Closer Look at the Audio Capabilities of the BMPCC 4K

One of the nice features that sets apart the Blackmagic Pocket Cinema Camera 4K from the other competitors is its audio inputs. To be fair, it’s hard to define a real competitor for a camera that markets as a Cinema Camera, and as such prone to some compromises, other than the mirrorless cameras or DSLRs due to the price tag.

That would be actually an apples to oranges comparison, but we could say that at least they come in the same basket. Sporting two inputs, a regular 3.5mm jack, and a mini-XLR, the Pocket 4K places itself in a nice spot for audio work on set. Let’s hear from an audio guy like Curtis Judd about it.

The first input we come around, as we do on many other cameras, is the 3.5mm jack. There’s a little downside to this, though. The jack does not provide plug-in power. What does that mean you may wonder? It means it can not feed power to the mic you attach to it, and unfortunately, this includes the vast majority of lavalier mics.

You can instead tether a mic like the Rode VMP so to get scratch audio on camera, thanks to the 9V battery inside it. Vloggers may see the absence of power as a bummer, but to be honest, this camera is not really aimed to vloggers.

It’s, in fact, a cinema camera, and that is clear once you realize that the jack is a timecode input, allowing for a sync device like the Tentacle Sync E Timecode Generator to have true timecode sync, that makes it a breeze to sync up your clips during editing. A very rare feature in cameras at this price.

If you need to operate through the 3.5mm jack you can use an external adapter like the Saramonic SR-PAX2. Useful tip. If you want to have two mics on separate tracks you can pan one all to the left and the other all to the right, and you’ll have more flexibility in post.

So we already mentioned the mini-XLR port. But what makes it so special? Once you hooked up the adapter to standard XLR you can cover longer distance due to the signal being balanced and as such less easily disturbed by electromagnetic interferences.

You can have a mixer to input all your mics and manage the peak levels, but then send a mixdown to the camera through the XLR line. Keep in mind though that since you’ll deal with a single input, it will be a mono signal.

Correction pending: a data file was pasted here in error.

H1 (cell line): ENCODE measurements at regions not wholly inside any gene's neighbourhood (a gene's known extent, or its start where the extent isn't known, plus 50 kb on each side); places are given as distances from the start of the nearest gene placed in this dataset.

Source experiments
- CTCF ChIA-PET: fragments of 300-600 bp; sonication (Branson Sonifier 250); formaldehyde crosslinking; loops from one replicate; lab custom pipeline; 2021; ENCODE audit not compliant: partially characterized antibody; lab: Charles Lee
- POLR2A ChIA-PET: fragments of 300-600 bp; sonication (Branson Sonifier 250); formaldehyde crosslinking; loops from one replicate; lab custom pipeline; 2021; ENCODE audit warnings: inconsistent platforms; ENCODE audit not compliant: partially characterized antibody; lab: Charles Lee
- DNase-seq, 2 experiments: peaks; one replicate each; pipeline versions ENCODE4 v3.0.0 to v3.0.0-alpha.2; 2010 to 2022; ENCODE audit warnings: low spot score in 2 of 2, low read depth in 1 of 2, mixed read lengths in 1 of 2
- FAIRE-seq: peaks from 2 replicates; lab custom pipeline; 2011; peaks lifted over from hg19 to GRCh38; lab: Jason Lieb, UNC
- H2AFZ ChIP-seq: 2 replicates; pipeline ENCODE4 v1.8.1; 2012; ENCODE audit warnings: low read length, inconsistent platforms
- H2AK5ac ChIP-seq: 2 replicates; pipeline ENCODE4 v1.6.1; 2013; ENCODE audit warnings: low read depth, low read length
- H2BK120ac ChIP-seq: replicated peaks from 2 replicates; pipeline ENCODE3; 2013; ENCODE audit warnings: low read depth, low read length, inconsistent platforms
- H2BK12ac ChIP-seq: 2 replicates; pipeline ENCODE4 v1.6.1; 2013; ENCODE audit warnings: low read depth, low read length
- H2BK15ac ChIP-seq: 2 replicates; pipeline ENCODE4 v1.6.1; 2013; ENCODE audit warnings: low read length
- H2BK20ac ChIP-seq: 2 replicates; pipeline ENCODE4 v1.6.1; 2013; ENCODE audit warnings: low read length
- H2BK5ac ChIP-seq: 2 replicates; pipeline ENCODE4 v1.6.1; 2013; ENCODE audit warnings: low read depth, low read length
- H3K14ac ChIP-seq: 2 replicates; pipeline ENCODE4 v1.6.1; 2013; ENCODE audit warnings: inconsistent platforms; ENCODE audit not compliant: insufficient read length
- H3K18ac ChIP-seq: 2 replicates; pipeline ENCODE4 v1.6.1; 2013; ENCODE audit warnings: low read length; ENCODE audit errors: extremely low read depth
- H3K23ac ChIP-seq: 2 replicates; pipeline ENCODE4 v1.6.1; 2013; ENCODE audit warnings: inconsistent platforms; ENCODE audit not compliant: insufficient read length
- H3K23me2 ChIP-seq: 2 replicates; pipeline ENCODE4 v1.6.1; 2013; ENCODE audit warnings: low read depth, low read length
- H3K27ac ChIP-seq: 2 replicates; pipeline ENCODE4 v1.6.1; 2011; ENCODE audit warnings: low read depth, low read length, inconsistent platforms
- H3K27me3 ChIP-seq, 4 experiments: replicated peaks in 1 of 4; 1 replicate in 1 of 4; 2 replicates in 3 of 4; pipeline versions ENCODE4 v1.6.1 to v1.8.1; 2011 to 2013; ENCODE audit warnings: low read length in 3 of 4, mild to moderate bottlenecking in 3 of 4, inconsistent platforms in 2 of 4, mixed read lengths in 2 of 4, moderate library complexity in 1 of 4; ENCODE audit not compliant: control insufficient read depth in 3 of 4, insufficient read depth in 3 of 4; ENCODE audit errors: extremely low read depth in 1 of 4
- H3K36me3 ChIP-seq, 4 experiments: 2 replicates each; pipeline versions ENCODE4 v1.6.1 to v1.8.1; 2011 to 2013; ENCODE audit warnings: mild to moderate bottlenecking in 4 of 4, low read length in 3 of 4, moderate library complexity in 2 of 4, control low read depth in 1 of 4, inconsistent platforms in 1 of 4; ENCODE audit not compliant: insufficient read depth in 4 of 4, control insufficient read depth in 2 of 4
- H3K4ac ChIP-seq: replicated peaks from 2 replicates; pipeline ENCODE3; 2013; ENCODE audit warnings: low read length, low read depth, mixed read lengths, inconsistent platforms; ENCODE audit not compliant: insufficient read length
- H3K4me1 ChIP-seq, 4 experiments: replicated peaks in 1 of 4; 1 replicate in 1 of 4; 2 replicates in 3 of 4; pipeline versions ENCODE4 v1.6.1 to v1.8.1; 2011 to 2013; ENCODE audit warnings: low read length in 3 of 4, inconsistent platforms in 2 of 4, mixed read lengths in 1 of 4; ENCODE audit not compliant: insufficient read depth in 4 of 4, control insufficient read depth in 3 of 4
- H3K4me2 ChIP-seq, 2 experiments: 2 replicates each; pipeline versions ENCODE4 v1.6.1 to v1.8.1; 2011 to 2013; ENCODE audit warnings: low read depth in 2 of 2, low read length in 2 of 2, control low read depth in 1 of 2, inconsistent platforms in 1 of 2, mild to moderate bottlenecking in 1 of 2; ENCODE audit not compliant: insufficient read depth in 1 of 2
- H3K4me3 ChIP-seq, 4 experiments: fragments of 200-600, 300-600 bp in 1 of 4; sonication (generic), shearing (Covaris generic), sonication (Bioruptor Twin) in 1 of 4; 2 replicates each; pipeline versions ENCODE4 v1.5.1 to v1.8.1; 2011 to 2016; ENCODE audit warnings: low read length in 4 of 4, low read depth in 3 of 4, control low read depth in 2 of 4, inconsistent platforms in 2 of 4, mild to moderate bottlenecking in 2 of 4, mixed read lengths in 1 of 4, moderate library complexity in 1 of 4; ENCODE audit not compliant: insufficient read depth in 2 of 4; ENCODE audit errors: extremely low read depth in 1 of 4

That’s not too bad, although it’s recommended to have two XLR inputs, you can still use it as a good reference. The port provides phantom power and while testing a good variety of mics, Judd got some interesting results on the preamps inside the Pocket 4K.

The noise floor, once the audio has been normalized to -23 LUFS (and that is a broadcasting standard), hits between -71 to -73db, which seems to be a very good result. The same is not true for a condenser mic, but at the same time that is not a kind of mic one would normally use on a cinema camera.

The preamps seem to do quite well, comparable, if not better, to a Zoom H4n field recorder. They are quite neutral, not adding to the recorded sound any kind of artifacts. Obviously, performance cannot match a higher end sound device, but still, a very good choice to have if you need to shoot an interview or something similar.

Blackmagic Design Pocket Cinema Camera 4K Highlights

  • 4/3″-Sized HDR Sensor
  • Record DCI 4K 4096 x 2160 up to 60 fps
  • Dual Native ISO to 25,600
  • 5″ Touchscreen Display
  • Active Micro Four Thirds Lens Mount
  • Record up to 120 fps Windowed HD
  • CFast 2.0 & SD/UHS-II Card Slots
  • External Recording via USB Type-C
  • 13-Stop Dynamic Range, 3D LUT Support
  • Includes DaVinci Resolve Studio License

[source: Curtis Judd]

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Blackmagic Design Pocket Cinema Camera 4K

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